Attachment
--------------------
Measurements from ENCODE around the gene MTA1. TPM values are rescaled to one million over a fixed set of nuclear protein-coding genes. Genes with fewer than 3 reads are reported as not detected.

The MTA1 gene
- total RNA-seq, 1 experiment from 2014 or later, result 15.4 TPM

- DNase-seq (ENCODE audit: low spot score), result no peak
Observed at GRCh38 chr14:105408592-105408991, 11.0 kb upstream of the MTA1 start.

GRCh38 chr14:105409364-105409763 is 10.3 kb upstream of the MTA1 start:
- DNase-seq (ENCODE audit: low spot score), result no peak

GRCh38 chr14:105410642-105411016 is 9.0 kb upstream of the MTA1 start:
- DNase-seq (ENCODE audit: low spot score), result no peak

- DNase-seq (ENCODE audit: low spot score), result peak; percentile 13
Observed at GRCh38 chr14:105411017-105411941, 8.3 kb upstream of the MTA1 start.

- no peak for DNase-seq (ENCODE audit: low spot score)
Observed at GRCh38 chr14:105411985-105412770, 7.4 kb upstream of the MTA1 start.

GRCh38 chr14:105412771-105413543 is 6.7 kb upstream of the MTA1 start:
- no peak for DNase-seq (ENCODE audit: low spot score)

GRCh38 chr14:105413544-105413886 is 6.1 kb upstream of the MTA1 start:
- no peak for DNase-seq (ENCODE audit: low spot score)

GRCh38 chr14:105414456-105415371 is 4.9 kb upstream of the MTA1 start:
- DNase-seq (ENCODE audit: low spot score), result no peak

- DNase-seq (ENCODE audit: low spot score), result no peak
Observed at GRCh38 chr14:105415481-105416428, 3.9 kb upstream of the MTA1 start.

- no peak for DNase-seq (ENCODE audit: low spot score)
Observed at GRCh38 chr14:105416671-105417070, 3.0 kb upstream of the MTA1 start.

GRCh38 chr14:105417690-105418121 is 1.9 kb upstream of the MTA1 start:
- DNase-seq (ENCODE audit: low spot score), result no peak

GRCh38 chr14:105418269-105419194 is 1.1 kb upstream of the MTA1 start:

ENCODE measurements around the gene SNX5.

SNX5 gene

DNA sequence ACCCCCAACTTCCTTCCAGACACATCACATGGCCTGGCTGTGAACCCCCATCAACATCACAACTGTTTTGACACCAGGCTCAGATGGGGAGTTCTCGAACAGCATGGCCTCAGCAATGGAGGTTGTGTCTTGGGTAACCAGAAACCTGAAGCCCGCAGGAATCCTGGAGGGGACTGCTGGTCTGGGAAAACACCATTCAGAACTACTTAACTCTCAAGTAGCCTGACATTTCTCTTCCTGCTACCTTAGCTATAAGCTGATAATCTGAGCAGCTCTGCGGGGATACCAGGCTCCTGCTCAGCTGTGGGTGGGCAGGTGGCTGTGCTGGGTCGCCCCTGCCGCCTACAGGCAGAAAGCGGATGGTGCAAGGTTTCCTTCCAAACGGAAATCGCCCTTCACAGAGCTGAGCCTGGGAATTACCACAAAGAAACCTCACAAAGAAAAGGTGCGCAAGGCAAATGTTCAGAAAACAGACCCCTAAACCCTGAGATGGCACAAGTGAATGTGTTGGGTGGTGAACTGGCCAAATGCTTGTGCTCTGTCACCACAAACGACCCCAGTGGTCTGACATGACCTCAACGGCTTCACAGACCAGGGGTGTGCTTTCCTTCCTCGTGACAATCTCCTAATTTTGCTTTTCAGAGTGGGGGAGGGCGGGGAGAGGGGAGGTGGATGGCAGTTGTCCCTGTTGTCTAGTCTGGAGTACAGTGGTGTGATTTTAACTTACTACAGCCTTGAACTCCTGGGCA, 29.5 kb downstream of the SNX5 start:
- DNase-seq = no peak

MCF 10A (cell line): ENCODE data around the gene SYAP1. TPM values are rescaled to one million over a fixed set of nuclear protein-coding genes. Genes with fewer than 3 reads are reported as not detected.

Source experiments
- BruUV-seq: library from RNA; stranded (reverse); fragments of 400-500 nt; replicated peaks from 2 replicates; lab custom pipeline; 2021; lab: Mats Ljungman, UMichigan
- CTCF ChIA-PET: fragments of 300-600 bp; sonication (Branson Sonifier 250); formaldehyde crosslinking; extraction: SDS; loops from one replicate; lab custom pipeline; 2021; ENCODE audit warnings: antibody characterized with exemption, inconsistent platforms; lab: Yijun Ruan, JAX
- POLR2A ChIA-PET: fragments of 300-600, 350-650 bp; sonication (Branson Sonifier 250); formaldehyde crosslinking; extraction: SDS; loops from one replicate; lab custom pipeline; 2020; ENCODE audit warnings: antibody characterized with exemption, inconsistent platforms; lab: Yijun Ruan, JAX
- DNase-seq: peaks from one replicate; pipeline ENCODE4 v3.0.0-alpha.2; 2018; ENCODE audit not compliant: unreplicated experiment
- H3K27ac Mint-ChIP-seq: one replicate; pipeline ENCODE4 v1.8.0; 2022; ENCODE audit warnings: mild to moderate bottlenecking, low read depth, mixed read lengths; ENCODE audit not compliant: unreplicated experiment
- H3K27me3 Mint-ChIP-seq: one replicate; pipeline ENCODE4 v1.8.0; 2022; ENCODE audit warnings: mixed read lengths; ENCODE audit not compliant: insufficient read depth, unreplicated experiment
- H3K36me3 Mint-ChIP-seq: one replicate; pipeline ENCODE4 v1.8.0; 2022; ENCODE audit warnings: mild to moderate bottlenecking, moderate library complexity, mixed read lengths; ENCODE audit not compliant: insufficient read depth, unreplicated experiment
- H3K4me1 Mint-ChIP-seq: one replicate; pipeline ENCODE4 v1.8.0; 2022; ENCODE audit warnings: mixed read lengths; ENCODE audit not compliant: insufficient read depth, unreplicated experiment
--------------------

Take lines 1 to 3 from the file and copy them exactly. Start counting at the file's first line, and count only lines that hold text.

Measurements from ENCODE around the gene MTA1. TPM values are rescaled to one million over a fixed set of nuclear protein-coding genes. Genes with fewer than 3 reads are reported as not detected.

The MTA1 gene
- total RNA-seq, 1 experiment from 2014 or later, result 15.4 TPM